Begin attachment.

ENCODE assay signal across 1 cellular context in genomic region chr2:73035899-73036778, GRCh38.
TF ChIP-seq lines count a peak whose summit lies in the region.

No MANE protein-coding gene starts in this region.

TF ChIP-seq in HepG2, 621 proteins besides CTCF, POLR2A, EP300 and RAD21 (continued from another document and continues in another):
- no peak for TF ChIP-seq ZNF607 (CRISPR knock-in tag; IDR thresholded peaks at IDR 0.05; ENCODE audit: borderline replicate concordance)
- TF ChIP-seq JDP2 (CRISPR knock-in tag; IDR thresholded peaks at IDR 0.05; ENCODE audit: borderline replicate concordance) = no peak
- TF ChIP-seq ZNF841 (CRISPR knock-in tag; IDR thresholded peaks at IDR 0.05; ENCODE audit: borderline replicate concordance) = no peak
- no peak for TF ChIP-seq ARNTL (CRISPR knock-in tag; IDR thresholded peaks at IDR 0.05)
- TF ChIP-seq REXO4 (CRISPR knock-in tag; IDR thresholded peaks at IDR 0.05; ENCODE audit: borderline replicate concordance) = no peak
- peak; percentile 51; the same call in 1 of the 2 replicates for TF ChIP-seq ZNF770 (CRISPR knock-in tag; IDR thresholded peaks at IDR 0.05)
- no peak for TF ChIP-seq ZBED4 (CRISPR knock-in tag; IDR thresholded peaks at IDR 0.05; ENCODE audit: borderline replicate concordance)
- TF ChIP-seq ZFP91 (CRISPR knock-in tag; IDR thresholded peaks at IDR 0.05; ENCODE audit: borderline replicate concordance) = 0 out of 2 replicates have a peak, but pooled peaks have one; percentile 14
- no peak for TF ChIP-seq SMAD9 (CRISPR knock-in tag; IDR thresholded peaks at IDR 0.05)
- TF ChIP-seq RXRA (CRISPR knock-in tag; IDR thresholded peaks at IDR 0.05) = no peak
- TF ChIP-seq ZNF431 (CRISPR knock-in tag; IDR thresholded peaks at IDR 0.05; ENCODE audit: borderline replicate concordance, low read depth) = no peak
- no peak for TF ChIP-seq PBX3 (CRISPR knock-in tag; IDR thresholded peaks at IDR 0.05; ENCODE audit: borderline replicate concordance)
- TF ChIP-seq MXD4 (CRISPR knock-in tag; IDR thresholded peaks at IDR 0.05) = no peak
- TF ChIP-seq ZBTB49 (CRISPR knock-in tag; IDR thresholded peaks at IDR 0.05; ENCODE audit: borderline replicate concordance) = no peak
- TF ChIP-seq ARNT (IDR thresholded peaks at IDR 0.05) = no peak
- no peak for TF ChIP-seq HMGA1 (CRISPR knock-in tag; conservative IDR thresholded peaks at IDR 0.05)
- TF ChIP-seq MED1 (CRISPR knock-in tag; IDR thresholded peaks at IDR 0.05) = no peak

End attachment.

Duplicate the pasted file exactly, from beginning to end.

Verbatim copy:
ENCODE assay signal across 1 cellular context in genomic region chr2:73035899-73036778, GRCh38.
TF ChIP-seq lines count a peak whose summit lies in the region.

No MANE protein-coding gene starts in this region.

TF ChIP-seq in HepG2, 621 proteins besides CTCF, POLR2A, EP300 and RAD21 (continued from another document and continues in another):
- no peak for TF ChIP-seq ZNF607 (CRISPR knock-in tag; IDR thresholded peaks at IDR 0.05; ENCODE audit: borderline replicate concordance)
- TF ChIP-seq JDP2 (CRISPR knock-in tag; IDR thresholded peaks at IDR 0.05; ENCODE audit: borderline replicate concordance) = no peak
- TF ChIP-seq ZNF841 (CRISPR knock-in tag; IDR thresholded peaks at IDR 0.05; ENCODE audit: borderline replicate concordance) = no peak
- no peak for TF ChIP-seq ARNTL (CRISPR knock-in tag; IDR thresholded peaks at IDR 0.05)
- TF ChIP-seq REXO4 (CRISPR knock-in tag; IDR thresholded peaks at IDR 0.05; ENCODE audit: borderline replicate concordance) = no peak
- peak; percentile 51; the same call in 1 of the 2 replicates for TF ChIP-seq ZNF770 (CRISPR knock-in tag; IDR thresholded peaks at IDR 0.05)
- no peak for TF ChIP-seq ZBED4 (CRISPR knock-in tag; IDR thresholded peaks at IDR 0.05; ENCODE audit: borderline replicate concordance)
- TF ChIP-seq ZFP91 (CRISPR knock-in tag; IDR thresholded peaks at IDR 0.05; ENCODE audit: borderline replicate concordance) = 0 out of 2 replicates have a peak, but pooled peaks have one; percentile 14
- no peak for TF ChIP-seq SMAD9 (CRISPR knock-in tag; IDR thresholded peaks at IDR 0.05)
- TF ChIP-seq RXRA (CRISPR knock-in tag; IDR thresholded peaks at IDR 0.05) = no peak
- TF ChIP-seq ZNF431 (CRISPR knock-in tag; IDR thresholded peaks at IDR 0.05; ENCODE audit: borderline replicate concordance, low read depth) = no peak
- no peak for TF ChIP-seq PBX3 (CRISPR knock-in tag; IDR thresholded peaks at IDR 0.05; ENCODE audit: borderline replicate concordance)
- TF ChIP-seq MXD4 (CRISPR knock-in tag; IDR thresholded peaks at IDR 0.05) = no peak
- TF ChIP-seq ZBTB49 (CRISPR knock-in tag; IDR thresholded peaks at IDR 0.05; ENCODE audit: borderline replicate concordance) = no peak
- TF ChIP-seq ARNT (IDR thresholded peaks at IDR 0.05) = no peak
- no peak for TF ChIP-seq HMGA1 (CRISPR knock-in tag; conservative IDR thresholded peaks at IDR 0.05)
- TF ChIP-seq MED1 (CRISPR knock-in tag; IDR thresholded peaks at IDR 0.05) = no peak